Relieved EU nations escape tax haven blacklist
Europe, led by Germany and France, is using the global financial crisis to step up its offensive on tax havens, which it accuses of allowing banks to hide losses and hedge funds to evade regulation.Brussels -- The European Union has reassured Luxembourg, Austria and Belgium that they will not figure on an international blacklist of tax havens to be drawn up at next month's key Group of 20 summit.
Switzerland, a non-EU member, was told it had also escaped the threat of inclusion on the list by agreeing last week to ease its long-cherished banking secrecy.
Czech Prime Minister Mirek Topolanek, whose country holds the EU presidency, said at a summit of the bloc Thursday: "There are countries -- Luxembourg, Austria, Switzerland and non-EU members -- who unanimously accepted the OECD conditions and therefore they won't be on the list any more."
EU countries were meeting in Brussels to try to agree a position for a G20 summit in London on April 2, including calls for G20 nations to fight tax evasion and ensure greater cooperation from tax havens.
Europe, led by Germany and France, are using the global financial crisis to step up their offensive on tax havens, which they accuse of allowing banks to hide losses and hedge funds to evade regulation.
Luxembourg, Belgium and Austria have banking laws similar to those in non-EU members Liechtenstein and Switzerland. They have been reluctant to embrace EU rules on sharing account details with fellow European tax authorities, fearing that doing so will lead to a loss of lucrative banking business.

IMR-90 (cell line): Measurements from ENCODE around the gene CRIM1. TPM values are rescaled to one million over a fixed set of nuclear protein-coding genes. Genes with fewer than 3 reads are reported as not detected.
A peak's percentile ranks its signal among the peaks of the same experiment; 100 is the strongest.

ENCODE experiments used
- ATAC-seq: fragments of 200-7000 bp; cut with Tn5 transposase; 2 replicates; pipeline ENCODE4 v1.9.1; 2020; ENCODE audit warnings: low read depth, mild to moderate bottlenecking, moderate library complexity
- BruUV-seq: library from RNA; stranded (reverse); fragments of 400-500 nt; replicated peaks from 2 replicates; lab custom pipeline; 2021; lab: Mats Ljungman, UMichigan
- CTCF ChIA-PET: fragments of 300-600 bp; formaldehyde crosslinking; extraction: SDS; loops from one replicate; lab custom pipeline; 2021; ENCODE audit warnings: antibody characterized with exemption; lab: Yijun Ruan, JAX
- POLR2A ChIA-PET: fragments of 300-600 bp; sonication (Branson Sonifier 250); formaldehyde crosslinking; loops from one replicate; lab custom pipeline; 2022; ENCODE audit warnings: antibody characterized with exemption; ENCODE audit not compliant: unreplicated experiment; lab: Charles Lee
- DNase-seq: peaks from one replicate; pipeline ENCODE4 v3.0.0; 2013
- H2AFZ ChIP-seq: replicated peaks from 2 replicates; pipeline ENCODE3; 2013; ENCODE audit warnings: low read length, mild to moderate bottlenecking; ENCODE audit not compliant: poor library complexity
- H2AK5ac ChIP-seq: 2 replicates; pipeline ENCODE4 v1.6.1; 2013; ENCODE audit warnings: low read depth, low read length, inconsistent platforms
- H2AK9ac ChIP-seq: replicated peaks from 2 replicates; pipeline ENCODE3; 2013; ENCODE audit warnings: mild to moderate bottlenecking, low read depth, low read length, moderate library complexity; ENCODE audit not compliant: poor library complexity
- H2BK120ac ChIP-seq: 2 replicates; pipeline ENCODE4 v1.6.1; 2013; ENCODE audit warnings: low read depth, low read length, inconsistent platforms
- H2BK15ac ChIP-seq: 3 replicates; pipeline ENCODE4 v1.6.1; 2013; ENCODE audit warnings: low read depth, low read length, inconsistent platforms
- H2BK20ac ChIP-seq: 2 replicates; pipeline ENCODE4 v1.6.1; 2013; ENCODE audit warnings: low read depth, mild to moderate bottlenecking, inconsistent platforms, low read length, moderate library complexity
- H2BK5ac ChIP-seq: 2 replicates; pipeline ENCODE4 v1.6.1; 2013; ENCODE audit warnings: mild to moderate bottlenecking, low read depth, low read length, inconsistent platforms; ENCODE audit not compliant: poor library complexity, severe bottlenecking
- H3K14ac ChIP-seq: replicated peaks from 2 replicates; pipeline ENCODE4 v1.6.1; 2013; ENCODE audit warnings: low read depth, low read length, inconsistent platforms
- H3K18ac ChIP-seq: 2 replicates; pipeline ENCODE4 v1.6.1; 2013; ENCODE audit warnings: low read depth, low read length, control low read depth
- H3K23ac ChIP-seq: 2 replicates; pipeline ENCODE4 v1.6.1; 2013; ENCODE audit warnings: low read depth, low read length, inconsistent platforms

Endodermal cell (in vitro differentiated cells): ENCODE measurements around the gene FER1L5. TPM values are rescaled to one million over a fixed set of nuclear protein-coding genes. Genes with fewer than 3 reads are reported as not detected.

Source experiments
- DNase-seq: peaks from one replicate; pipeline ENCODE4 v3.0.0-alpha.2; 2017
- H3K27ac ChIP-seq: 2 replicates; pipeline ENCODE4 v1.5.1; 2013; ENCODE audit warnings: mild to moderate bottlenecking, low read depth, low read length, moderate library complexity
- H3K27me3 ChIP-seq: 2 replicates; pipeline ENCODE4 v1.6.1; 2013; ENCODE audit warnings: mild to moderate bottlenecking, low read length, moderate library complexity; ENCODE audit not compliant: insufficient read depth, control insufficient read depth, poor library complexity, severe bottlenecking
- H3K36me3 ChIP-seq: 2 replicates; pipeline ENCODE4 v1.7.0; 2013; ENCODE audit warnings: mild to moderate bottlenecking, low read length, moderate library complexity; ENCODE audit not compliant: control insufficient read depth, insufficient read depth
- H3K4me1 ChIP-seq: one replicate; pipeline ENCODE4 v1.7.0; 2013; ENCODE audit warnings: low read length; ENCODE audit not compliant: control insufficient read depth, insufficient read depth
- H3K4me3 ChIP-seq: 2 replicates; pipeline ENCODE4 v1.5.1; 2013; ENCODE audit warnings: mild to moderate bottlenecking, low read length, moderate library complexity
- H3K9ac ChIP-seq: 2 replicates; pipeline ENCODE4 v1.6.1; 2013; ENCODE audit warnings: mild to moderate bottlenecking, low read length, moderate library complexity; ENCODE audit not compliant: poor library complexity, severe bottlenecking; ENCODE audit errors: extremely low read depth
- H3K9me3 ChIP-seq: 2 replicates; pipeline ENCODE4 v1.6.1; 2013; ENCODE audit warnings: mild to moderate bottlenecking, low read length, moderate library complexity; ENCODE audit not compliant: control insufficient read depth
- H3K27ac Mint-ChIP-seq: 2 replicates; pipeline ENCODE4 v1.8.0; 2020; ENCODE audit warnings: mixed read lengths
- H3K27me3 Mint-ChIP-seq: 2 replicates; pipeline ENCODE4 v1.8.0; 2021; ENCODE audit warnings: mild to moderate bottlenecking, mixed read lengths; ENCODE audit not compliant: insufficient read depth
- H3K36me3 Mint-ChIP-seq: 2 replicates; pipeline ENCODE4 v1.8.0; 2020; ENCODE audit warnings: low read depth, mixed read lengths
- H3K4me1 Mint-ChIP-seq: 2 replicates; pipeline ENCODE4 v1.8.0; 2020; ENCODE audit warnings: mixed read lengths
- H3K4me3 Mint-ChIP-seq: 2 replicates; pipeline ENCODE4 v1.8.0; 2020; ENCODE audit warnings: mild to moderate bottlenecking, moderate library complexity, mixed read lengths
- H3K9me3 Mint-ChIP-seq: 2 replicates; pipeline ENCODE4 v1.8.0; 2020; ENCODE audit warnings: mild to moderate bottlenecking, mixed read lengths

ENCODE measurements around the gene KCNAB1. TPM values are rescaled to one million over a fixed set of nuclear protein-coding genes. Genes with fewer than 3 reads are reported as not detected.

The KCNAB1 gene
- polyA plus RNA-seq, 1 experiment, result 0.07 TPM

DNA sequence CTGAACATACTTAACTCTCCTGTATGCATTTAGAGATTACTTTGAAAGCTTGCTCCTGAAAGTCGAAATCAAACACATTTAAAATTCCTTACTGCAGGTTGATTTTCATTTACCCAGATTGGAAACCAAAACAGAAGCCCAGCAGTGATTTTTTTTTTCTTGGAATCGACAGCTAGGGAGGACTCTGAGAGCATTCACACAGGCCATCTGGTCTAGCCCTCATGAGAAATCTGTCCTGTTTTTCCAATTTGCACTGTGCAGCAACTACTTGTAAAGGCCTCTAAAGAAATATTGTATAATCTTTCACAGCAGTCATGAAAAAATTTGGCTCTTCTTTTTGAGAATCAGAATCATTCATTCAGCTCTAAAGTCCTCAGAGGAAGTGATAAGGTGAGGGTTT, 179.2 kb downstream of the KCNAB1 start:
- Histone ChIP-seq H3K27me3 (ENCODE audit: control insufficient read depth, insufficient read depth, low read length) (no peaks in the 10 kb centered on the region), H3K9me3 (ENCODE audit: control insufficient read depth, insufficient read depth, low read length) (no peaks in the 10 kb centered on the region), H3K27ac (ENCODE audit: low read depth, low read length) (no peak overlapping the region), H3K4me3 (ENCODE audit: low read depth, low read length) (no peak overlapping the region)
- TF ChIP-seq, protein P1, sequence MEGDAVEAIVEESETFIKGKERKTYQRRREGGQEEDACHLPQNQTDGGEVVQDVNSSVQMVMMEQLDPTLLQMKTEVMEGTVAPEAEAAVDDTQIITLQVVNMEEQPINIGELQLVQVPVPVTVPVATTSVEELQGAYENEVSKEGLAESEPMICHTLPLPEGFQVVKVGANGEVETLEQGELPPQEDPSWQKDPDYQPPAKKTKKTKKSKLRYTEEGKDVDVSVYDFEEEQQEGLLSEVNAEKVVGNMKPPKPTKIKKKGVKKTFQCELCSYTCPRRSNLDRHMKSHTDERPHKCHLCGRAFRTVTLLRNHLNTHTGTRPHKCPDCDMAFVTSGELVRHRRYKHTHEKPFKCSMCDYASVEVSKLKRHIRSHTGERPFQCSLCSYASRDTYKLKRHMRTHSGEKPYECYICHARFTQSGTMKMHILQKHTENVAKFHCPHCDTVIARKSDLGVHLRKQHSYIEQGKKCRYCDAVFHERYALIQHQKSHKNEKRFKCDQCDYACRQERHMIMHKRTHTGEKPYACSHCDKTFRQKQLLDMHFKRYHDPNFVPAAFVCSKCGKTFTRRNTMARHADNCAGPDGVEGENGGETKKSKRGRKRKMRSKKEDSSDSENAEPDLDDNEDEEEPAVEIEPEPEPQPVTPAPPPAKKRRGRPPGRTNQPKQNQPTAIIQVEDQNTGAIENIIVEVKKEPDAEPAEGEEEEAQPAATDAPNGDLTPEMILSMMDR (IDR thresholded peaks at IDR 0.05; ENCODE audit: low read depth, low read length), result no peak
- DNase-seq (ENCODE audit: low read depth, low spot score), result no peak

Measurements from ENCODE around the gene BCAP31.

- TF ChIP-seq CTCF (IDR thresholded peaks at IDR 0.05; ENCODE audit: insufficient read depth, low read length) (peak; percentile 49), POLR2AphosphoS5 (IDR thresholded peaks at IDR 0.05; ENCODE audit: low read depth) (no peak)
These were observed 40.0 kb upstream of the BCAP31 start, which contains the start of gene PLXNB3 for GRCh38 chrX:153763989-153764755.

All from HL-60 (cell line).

But the three EU nations recently fell into line, agreeing to comply with the rules on the exchange of tax information set by the Organisation for Economic Cooperation (OECD).
"All those countries which have opted for the OECD standards, and which put the procedure in place by completing the necessary agreements to do so, are not in my opinion in serious danger of being on the blacklist," Austrian Chancellor Werner Faymann said Friday.
Germany's efforts to pressure Switzerland over tax havens has seen emotions run high, with outspoken German Finance Minister Peer Steinbrueck compared to a Nazi by one Swiss lawmaker.
The outburst came after Steinbrueck had made comments that were interpreted in Switzerland as likening the Swiss to cowed "Indians."
"The cavalry in Fort Yuma doesn't always have to ride out. Sometimes it is sufficient just for the Indians to know that they are there," Steinbrueck was quoted as saying.
Luxembourg Prime Minister Jean-Claude Juncker said France and Germany -- two of the EU nations who are members of the G20 -- had weighed in to ensure that his country and their EU counterparts would not be on the blacklist.
French President "Nicolas Sarkozy and (German Chancellor) Angela Merkel let it be known that France and Germany would not agree to Luxembourg, Austria or Belgium being put on a tax haven list," Juncker told journalists.
A Swiss newspaper reported this week that the OECD has identified 46 countries and territories for making "insufficient progress" in meeting standards on tax cooperation, in a pre-G20 summit list supplied to Britain.
But the Tages Anzeiger reported that Switzerland, Singapore and Hong Kong had managed to avoid being categorised as "tax havens" by the OECD and would instead fall under the heading of financial centres.
Countries such as Liberia, Monaco and a host of Caribbean and Pacific islands would be classed as tax havens, the report said.